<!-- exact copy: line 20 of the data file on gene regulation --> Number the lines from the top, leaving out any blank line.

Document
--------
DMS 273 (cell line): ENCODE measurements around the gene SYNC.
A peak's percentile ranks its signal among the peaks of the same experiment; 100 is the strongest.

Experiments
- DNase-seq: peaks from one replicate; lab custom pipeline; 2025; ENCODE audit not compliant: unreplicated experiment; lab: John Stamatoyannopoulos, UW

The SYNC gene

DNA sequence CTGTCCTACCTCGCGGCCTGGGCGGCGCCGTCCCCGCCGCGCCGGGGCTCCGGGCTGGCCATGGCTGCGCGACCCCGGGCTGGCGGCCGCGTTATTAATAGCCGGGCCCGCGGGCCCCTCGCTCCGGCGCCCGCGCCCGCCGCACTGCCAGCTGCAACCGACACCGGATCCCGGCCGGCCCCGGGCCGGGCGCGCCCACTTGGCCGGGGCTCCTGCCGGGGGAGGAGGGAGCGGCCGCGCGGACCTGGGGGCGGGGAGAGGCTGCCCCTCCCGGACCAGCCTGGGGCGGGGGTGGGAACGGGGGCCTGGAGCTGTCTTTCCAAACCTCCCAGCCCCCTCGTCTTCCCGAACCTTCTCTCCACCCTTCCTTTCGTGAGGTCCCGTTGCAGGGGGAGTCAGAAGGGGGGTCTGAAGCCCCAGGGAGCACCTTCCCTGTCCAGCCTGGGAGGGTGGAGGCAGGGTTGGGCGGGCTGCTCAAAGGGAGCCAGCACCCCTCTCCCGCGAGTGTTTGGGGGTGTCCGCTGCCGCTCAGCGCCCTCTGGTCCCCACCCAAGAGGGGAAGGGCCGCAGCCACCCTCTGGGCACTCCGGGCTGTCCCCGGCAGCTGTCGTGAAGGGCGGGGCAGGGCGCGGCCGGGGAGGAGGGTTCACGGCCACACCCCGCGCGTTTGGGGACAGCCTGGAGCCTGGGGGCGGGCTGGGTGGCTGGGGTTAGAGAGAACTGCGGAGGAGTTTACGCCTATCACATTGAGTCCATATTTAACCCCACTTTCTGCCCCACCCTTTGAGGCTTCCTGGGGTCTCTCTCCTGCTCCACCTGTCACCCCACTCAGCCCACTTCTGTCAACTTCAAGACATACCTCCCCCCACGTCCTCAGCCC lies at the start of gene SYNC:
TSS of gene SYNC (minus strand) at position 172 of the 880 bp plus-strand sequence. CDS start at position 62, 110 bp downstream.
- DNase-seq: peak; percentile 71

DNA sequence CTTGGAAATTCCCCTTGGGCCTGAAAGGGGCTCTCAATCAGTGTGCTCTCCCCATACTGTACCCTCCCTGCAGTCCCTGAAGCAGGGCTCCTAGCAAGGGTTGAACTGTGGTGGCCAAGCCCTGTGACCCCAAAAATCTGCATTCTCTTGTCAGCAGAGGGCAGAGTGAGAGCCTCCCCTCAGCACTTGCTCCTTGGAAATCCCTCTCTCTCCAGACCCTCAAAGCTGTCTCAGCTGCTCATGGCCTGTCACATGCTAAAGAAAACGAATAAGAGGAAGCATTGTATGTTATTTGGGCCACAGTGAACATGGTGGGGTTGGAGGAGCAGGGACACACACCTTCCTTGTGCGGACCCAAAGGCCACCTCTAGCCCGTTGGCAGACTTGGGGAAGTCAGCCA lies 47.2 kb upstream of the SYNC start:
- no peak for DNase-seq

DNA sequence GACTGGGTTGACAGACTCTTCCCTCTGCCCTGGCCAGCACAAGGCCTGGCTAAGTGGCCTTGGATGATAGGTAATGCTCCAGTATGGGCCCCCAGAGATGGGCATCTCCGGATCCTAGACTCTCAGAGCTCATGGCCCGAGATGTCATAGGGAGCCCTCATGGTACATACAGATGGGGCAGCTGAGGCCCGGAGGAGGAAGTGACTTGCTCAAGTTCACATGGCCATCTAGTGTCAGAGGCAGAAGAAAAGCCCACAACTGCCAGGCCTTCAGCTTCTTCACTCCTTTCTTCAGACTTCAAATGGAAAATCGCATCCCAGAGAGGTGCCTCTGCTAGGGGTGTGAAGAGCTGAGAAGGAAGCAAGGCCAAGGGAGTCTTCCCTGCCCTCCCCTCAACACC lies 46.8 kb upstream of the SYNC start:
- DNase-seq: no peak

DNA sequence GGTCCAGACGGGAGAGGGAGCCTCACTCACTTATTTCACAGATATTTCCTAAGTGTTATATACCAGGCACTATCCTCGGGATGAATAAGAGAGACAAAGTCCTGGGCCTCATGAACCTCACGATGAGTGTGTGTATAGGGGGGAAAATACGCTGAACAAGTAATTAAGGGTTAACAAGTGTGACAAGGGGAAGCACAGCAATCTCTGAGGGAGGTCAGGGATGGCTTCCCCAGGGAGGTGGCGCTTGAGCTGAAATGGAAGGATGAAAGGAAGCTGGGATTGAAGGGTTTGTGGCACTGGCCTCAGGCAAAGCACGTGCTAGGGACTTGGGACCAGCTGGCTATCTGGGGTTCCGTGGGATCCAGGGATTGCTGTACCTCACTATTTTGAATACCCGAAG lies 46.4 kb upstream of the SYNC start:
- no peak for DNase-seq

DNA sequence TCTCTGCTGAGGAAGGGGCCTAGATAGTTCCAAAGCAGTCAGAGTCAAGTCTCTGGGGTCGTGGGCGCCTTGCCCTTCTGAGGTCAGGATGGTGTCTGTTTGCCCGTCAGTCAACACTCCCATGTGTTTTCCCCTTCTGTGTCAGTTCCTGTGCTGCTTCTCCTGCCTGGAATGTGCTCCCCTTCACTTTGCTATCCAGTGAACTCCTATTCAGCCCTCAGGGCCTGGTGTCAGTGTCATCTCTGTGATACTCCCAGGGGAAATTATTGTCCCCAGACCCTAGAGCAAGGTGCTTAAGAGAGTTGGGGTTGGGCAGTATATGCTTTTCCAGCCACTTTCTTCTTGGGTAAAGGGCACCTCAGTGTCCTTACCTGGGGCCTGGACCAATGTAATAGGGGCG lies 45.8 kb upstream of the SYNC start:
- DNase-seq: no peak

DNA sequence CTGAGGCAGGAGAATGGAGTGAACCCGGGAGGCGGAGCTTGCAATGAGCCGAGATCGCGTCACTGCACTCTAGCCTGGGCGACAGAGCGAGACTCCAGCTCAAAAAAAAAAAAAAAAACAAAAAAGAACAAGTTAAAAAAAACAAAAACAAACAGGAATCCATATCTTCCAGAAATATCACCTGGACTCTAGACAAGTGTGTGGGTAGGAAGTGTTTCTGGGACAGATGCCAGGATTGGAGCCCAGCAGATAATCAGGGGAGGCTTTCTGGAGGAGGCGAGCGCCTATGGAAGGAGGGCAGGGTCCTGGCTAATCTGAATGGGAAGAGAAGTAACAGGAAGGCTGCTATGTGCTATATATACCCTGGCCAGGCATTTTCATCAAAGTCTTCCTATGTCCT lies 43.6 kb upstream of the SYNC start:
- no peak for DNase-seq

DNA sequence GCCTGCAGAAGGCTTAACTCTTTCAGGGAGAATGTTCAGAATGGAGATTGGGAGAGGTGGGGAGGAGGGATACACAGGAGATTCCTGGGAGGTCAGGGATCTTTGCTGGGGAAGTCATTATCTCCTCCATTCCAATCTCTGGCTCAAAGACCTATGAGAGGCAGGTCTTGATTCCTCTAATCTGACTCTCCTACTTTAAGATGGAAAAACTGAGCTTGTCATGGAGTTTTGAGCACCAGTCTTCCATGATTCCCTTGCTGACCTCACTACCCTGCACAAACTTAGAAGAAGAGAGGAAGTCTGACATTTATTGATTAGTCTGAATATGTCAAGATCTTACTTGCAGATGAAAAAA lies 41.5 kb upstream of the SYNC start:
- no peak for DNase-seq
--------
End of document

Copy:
- no peak for DNase-seq